December 4, 2013 |
The anti-vaccination movement has long been a public menace. It's responsible for the resurgence of numerous serious diseases that were on the decline, including measles, mumps and whooping cough. Now the movement has been given a big booster shot by Katie Couric, who devoted a large portion of her daily talk show Wednesday to some highly emotional and scientifically dubious claims by critics of Gardasil, a leading vaccine for human papillomavirus, or HPV. The segment focused on a mother convinced that her 20-year-old daughter died after a cycle of Gardasil immunization, and a second family whose 14-year-old daughter fell ill after the shots.
February 3, 1985 |
Whenever Samuel Benitez, who now lives in Portland, Ore., even thinks about his old job as a Los Angeles policeman, he says he starts coughing. And the closer he gets to Los Angeles, the worse the hacking gets. Benitez, 35, claims that the cough is caused by stress from working for the Los Angeles Police Department. Complaining that the cough disabled him, he recently won a lifetime tax-free disability pension of $1,480 a month, plus $51,390 in back benefits.
December 3, 1998 |
* The former cha-ching guy from the Rally's commercials now plays Oz, the teenage werewolf on "Buffy the Vampire Slayer" and appears in the film "Enemy of the State." Movie Monster: We tend to work late hours on Fridays on "Buffy," but occasionally I have a Friday off and I'll go see whatever movie just came out. I see everything that comes out. I'll go wherever it's playing, since some films only play at certain theaters.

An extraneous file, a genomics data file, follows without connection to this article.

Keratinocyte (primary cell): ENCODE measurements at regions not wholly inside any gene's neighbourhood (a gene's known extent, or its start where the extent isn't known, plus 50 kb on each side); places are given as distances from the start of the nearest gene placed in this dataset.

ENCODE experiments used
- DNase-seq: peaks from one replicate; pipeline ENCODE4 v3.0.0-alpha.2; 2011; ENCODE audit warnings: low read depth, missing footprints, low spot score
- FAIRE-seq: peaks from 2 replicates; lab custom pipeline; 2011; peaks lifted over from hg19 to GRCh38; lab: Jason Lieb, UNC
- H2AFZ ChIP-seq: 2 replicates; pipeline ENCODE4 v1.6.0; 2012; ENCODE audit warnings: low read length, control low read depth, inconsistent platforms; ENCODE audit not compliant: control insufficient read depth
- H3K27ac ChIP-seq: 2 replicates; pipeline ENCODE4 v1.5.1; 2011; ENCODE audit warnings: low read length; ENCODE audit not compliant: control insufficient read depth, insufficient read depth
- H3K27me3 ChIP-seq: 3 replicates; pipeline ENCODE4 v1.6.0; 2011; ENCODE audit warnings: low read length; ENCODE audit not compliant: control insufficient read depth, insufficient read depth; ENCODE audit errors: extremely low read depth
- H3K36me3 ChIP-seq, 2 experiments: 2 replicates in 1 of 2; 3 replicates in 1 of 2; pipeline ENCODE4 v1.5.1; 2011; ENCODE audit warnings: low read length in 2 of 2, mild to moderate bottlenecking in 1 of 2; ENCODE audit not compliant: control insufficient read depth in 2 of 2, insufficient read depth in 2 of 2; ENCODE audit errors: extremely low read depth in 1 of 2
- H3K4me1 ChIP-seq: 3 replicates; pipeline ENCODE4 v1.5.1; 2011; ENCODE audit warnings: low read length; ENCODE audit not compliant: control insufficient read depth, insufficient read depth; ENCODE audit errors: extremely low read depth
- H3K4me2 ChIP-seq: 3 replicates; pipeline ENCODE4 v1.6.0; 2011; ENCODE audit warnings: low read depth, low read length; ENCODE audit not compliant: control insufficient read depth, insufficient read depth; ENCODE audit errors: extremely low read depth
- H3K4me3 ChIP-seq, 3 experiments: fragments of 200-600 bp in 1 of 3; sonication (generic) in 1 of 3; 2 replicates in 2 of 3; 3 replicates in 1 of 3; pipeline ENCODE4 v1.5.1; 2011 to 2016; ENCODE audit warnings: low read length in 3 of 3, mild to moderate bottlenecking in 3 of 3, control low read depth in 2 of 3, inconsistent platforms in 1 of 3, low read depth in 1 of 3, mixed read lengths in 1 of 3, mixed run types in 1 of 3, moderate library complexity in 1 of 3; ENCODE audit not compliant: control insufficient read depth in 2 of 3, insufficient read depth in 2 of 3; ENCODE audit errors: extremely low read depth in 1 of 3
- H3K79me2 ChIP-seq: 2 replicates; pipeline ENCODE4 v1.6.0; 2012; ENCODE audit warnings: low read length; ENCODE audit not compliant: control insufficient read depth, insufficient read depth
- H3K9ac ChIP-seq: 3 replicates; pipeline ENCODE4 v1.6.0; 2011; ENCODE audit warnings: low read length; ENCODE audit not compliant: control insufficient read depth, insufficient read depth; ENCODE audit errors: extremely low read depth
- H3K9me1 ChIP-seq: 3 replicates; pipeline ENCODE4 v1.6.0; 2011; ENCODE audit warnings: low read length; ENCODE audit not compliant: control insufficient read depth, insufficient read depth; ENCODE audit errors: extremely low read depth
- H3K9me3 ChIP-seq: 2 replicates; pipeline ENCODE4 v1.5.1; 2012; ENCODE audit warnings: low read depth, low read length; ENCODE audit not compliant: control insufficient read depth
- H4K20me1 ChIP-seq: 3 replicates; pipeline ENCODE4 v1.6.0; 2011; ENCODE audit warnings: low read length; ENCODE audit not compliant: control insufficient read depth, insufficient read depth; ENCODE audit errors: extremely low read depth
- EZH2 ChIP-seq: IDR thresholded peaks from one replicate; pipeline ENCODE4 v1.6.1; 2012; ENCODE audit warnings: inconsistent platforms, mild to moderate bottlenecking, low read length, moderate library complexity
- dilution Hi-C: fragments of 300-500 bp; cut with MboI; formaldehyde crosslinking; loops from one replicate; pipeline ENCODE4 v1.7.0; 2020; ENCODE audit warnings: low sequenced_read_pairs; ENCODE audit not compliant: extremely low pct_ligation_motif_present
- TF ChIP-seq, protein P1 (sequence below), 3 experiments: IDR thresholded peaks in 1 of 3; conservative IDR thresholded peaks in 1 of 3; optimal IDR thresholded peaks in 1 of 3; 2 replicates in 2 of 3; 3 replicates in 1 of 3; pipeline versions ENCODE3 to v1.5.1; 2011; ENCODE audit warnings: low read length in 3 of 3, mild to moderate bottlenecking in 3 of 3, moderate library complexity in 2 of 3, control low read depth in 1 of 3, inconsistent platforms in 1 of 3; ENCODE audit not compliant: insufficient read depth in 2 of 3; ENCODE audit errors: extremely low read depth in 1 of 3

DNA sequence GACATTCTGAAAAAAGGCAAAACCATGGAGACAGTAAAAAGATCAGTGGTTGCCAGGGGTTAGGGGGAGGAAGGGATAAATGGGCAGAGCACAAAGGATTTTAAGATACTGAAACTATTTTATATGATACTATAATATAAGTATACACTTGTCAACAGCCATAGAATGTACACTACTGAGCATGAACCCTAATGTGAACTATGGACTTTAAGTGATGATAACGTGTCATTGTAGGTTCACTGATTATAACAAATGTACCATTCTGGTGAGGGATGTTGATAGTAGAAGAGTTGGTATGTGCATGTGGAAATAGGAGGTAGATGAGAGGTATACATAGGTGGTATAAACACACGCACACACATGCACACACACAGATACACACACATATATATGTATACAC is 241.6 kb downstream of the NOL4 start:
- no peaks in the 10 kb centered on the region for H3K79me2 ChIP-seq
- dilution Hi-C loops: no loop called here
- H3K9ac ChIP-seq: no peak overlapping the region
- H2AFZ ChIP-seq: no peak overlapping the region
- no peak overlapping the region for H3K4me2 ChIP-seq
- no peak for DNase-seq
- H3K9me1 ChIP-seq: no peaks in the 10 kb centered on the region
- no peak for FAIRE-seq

January 26, 1996 |
Carl Alexander Faber, popular psychologist and UCLA educator who wrote a book about relationships titled "On Listening," has died. He was 60. Faber died Monday at St. John's Hospital in Santa Monica of non-Hodgkins lymphoma, his daughter, Jollee, said Wednesday. In private practice in Westwood for more than 30 years, Faber lectured widely and taught classes intermittently at UCLA.
June 28, 2012 |
Ted, the foul-mouthed animated star of Friday's R-rated buddy comedy of the same name, may smoke more marijuana than "Family Guy's" Peter Griffin, but the two sound awfully similar. Of course, both are voiced by writer-director Seth MacFarlane, so it's easy to understand why they are so alike. Or is it? MacFarlane also voices "Family Guy's" baby Stewie, the dog Brian, and the next-door neighbor Quagmire, and all three have completely different accents. MacFarlane said he tried to find a voice for Ted that would be distinct from Griffin's Rhode Island dialect, but was challenged by the task from the beginning.
September 20, 2007 |
MacFarlane is the naughtily ingenious creator of Fox's animated sitcom "Family Guy," which returns for its sixth season this Sunday, one week before the return of his other Sunday night, boundary-stretching cartoon, "American Dad." The 33-year-old Kent, Conn., native stopped slaving over his cels long enough to chat about his love of show tunes and fueling the rage of would-be censors. I understand the "Family Guy" season premiere will be an hourlong "Star Wars" spoof. The power goes out in the Griffins' house and they're looking to entertain themselves, so Peter tells them the story of "Star Wars."